mm Select one or more notes, then drag left or right.
mm Hold down Option while dragging notes to a new position.
mm Position the pointer over the left or right edge of a note, then drag when the pointer changes to
a length change icon.
While you drag, a help tag shows the precise end point and length of the note.
Tip: It might sometimes be difficult to grab the corner of very short notes. You can use the Finger
tool, which allows you to grab notes anywhere to alter their length, or zoom in for a closer view.
Change the pitch of notes
mm Drag notes up or down to a new pitch.
Edit the velocity of notes
Do one of the following:
mm Select one or more notes, then drag the Velocity slider left or right.
mm Drag a note vertically with the Velocity tool.
A help tag indicates the velocity value of the note you clicked, with the value changing as
you drag. The color of the note event changes and the horizontal line inside the event either
lengthens or shortens.
For more information about working in the Piano Roll Editor, see Piano Roll Editor overview.
Chapter 2 Get started with Logic Pro X 42
Get started with the Audio Track Editor
The Audio Track Editor shows a close-up view of part of an audio track in the Tracks area,
displaying the audio waveforms of the regions on the track.
In the Audio Track Editor, you can move and trim, split, and join audio regions, play a region
in isolation, and edit regions in other ways. Edits you make in the Audio Track Editor are
nondestructive, so you can always return to your original recordings.
You can also quantize and edit the pitch of audio material in the Audio Track Editor using Flex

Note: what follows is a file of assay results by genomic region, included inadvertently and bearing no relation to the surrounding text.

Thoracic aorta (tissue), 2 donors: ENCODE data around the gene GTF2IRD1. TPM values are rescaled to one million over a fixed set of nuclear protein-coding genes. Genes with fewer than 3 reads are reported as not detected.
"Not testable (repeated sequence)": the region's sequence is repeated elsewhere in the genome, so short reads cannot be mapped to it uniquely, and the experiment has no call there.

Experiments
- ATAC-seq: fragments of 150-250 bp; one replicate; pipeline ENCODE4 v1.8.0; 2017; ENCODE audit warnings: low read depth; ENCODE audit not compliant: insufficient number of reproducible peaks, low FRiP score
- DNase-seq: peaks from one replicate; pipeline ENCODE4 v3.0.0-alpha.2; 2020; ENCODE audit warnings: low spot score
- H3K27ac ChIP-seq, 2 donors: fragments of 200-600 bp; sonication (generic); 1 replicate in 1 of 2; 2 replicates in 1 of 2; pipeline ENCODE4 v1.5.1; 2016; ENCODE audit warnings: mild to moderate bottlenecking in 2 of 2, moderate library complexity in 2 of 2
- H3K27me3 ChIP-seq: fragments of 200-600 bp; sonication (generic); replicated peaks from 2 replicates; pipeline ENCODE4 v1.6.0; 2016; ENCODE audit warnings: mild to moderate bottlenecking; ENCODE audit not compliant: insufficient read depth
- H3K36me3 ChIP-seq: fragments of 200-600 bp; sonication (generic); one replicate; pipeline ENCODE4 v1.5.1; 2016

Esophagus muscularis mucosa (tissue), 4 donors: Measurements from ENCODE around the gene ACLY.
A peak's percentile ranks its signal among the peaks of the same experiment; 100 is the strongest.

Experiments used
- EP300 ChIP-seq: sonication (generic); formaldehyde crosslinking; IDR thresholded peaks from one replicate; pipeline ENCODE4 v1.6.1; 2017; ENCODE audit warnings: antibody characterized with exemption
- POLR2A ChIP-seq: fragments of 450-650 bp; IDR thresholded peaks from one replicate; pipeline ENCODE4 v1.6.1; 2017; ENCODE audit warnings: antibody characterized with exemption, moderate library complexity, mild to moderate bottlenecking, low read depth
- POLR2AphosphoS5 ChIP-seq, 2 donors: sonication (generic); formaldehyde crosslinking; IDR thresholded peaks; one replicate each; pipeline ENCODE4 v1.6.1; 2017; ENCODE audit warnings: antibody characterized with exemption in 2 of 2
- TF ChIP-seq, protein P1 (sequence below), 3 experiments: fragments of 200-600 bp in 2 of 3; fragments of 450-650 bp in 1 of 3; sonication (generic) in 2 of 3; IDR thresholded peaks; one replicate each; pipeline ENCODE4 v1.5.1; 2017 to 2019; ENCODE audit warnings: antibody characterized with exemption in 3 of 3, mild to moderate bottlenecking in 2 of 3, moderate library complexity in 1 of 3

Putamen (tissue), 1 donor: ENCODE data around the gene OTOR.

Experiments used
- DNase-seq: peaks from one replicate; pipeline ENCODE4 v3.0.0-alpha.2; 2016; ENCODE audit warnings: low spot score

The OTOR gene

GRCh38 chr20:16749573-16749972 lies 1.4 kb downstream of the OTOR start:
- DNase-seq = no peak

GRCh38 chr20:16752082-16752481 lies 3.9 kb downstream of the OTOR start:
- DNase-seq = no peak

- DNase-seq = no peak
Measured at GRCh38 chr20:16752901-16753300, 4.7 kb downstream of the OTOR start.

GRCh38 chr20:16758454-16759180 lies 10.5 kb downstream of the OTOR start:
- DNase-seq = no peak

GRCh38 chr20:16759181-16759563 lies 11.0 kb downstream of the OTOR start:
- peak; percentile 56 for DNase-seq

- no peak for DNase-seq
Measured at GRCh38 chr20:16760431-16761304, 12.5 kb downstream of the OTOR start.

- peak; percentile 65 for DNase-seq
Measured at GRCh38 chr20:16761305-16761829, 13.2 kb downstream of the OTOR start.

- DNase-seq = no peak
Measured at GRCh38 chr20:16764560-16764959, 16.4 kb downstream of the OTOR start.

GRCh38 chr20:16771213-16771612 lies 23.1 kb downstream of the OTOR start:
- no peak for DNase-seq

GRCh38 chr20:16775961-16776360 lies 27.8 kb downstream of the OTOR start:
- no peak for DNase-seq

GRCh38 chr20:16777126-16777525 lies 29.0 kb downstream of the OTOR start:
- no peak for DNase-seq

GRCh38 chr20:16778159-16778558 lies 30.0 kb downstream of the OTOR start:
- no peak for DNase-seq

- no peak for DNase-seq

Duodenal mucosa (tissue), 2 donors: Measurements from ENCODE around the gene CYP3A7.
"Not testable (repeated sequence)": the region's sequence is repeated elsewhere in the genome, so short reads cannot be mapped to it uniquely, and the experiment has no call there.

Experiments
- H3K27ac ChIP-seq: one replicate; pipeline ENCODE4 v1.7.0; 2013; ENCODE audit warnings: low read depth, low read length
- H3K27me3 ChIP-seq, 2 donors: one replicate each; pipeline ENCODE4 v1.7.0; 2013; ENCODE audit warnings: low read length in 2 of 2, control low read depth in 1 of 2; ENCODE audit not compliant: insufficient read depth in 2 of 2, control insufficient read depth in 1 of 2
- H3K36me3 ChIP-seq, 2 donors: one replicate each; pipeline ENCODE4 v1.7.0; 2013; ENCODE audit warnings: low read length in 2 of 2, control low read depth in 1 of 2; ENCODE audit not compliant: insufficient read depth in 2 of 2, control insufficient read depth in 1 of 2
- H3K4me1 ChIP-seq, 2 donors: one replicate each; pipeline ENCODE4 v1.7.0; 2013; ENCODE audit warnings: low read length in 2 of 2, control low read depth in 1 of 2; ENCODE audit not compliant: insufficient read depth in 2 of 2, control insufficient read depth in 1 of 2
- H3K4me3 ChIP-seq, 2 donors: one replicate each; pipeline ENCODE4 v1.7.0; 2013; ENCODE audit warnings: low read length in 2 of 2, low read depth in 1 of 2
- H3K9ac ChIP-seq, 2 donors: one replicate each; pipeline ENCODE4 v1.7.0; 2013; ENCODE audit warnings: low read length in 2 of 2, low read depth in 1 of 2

Pitch. When you choose a Flex Pitch algorithm, the contents of the audio track are analyzed for
pitch, and the results are displayed as a pitch curve overlaid on the waveform.
Open the Audio Track Editor
Do one of the following:
mm Select an audio track, then click the Editors button .
mm Double-click an audio region to open it in the Audio Track Editor.
The Audio Track Editor opens below the Tracks area. Along the top of the Audio Track Editor is a
ruler showing time divisions, based on the time format chosen in the LCD, and a menu bar with
local menus. The main area of the Audio Track Editor shows the audio waveform of the regions in
the selected audio track.
Chapter 2 Get started with Logic Pro X 43
Trim an audio region
1 Place the pointer over the lower-left or lower-right edge of the region.
The pointer changes to a trim pointer.
2 Drag the pointer to trim the beginning or end of the region.
Chapter 2 Get started with Logic Pro X 44
Split an audio region
Do one of the following:
mm Select the Scissors tool, then click the point where you want to split the region.
You can scrub regions to find the point where you want to cut by dragging across the regions
with the Scissors tool.
mm Select the region, move the playhead over the time position where you want to split the region,
then choose Edit > Split.
Before moving or deleting a segment of a split audio region, click to select it.